UW-M, Bharat Biotech, FluGen collaborate to develop COVID-19 vaccine

FluGen president and CEO Paul Radspinner stated that there is immense pressure to not only get the vaccine right but also to expedite its manufacturing process.

A health worker displays bottles of vaccine Pneumovax on the outskirts of Siliguri (photo credit: REUTERS)
A health worker displays bottles of vaccine Pneumovax on the outskirts of Siliguri
(photo credit: REUTERS)
A modestly small laboratory in Madison, Wisconsin, FluGen is partnering with the University of Wisconsin and global vaccine manufacturer Bharat Biotech to develop a coronavirus vaccine, according to ABC-affiliate WISN2.
Within the local news report, FluGen president and CEO Paul Radspinner stated that there is immense pressure to not only get the vaccine right but also to expedite its manufacturing process – which work against each other.
"You see all the hoopla, and that's great – things are moving fast with the big companies," said Radspinner. "But we're being a little more careful at the front end, I think, to make sure we're testing vaccines in the early stages, making sure they're stable, viable and safe before we start putting them into humans."
In 2008, the University of Wisconsin research team was responsible for unlocking what made the 1918 Spanish flu pandemic so deadly – a group of three genes that lets the virus invade the lungs and cause pneumonia.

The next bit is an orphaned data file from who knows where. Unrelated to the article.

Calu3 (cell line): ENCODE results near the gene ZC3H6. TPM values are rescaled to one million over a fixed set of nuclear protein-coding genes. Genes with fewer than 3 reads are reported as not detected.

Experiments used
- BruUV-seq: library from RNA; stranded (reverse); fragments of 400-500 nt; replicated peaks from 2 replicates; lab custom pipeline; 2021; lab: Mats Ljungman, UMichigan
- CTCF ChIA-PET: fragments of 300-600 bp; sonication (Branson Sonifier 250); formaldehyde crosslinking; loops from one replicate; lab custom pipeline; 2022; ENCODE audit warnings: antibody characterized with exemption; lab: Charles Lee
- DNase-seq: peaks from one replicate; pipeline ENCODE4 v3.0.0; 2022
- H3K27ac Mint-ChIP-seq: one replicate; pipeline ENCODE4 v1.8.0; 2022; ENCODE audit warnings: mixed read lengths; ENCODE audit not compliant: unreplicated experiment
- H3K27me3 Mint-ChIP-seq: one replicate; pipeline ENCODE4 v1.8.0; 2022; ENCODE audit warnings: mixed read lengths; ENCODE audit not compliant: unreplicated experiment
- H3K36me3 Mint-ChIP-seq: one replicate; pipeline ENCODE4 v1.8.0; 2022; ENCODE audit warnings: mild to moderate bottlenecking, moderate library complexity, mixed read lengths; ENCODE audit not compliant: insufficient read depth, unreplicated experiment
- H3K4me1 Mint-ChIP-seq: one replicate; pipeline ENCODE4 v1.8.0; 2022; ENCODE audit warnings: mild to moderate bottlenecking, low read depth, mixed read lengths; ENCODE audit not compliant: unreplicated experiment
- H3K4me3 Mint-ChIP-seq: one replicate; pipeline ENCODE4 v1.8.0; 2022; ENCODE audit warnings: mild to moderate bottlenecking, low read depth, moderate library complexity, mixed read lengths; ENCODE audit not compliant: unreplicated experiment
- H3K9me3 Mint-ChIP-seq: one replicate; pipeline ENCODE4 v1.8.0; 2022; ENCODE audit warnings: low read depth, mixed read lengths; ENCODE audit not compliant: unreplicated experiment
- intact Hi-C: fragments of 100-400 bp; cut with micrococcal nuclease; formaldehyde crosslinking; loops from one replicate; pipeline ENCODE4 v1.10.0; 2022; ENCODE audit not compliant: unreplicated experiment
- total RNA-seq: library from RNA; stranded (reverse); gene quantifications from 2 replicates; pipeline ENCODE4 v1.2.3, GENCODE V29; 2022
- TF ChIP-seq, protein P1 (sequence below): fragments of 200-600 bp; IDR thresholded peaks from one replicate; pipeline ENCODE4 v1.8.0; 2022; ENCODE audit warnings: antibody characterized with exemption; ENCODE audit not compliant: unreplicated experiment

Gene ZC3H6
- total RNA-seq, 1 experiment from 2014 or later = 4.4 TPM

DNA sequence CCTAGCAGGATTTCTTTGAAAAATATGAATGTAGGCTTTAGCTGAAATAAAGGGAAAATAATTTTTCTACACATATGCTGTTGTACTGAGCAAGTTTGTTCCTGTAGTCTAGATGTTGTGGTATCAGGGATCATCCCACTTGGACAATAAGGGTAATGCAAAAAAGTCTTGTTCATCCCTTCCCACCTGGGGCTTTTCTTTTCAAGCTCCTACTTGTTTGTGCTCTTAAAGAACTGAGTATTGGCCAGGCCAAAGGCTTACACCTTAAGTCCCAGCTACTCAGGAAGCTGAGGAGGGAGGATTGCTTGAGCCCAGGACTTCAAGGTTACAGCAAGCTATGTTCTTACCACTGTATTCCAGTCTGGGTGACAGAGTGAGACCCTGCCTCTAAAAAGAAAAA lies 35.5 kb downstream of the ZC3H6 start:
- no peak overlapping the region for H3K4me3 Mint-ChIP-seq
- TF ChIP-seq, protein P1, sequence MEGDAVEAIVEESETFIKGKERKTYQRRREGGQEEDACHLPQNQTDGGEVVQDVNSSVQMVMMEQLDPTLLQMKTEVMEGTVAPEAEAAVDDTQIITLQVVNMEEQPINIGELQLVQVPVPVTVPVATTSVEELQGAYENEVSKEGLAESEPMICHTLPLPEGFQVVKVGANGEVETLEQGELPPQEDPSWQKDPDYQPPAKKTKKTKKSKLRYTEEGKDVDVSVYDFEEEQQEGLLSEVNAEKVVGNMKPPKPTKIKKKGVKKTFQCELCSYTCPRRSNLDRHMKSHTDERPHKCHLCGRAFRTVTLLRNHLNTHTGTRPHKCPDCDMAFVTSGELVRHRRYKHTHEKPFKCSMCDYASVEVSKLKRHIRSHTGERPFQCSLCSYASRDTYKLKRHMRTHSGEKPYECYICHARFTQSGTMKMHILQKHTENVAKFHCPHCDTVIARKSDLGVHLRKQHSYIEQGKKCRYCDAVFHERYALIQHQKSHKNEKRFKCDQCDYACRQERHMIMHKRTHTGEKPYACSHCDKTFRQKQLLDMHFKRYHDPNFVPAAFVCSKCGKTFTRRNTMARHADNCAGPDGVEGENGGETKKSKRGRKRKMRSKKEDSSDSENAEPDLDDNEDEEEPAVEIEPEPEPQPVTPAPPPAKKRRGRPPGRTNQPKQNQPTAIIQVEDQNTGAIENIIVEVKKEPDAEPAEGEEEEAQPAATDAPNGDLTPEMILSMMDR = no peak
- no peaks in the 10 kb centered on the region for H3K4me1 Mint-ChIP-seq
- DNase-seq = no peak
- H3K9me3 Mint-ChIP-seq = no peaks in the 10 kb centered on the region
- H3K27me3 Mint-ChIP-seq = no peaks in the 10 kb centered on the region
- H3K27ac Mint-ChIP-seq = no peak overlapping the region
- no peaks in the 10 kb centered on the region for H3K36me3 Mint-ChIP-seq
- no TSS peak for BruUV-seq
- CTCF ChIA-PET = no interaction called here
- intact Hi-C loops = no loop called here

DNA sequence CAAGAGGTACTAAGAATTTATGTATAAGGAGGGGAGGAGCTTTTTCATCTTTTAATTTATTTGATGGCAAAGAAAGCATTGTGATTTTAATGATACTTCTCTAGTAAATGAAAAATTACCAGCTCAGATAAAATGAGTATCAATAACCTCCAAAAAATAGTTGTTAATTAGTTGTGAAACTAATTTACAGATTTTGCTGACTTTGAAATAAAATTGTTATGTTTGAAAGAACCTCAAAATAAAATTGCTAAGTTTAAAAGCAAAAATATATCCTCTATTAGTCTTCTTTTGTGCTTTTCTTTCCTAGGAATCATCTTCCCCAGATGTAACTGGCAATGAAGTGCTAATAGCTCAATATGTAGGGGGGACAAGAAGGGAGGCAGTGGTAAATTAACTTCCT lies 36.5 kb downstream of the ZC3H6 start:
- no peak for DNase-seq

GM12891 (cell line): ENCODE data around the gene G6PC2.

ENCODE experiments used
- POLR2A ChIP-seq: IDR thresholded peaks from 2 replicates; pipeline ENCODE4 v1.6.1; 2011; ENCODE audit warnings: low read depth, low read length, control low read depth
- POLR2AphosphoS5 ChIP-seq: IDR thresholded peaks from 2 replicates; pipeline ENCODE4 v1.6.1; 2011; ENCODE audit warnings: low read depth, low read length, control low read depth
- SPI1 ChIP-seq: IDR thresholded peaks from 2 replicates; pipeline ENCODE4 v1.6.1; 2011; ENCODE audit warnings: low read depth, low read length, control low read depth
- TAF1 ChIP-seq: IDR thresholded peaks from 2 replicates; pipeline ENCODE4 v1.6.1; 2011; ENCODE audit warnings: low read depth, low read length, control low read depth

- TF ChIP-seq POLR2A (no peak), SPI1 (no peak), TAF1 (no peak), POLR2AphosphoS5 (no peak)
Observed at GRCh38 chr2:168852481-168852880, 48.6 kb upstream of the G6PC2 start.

They mixed samples of the 1918 influenza strain with modern seasonal flu viruses to find the three genes and said their study might help in the development of new flu drugs.
The discovery, published in the Proceedings of the National Academy of Sciences, could also point to mutations that would turn ordinary flu into a dangerous pandemic strain – such as the case with the novel coronavirus.
They painstakingly substituted single genes from the 1918 virus into modern flu viruses and, one after another, they acted like garden-variety flu, infecting only the upper respiratory tract.
But a complex of three genes helped to make the virus live and reproduce deep in the lungs, as does the novel coronavirus.
I hope we get beat – the most important thing is we get a vaccine – but I think as you've heard, it's going to take a number of vaccines,"  Radspinner concluded. "Nobody is going to make 7 billion doses of anything."

Reuters contributed to this report.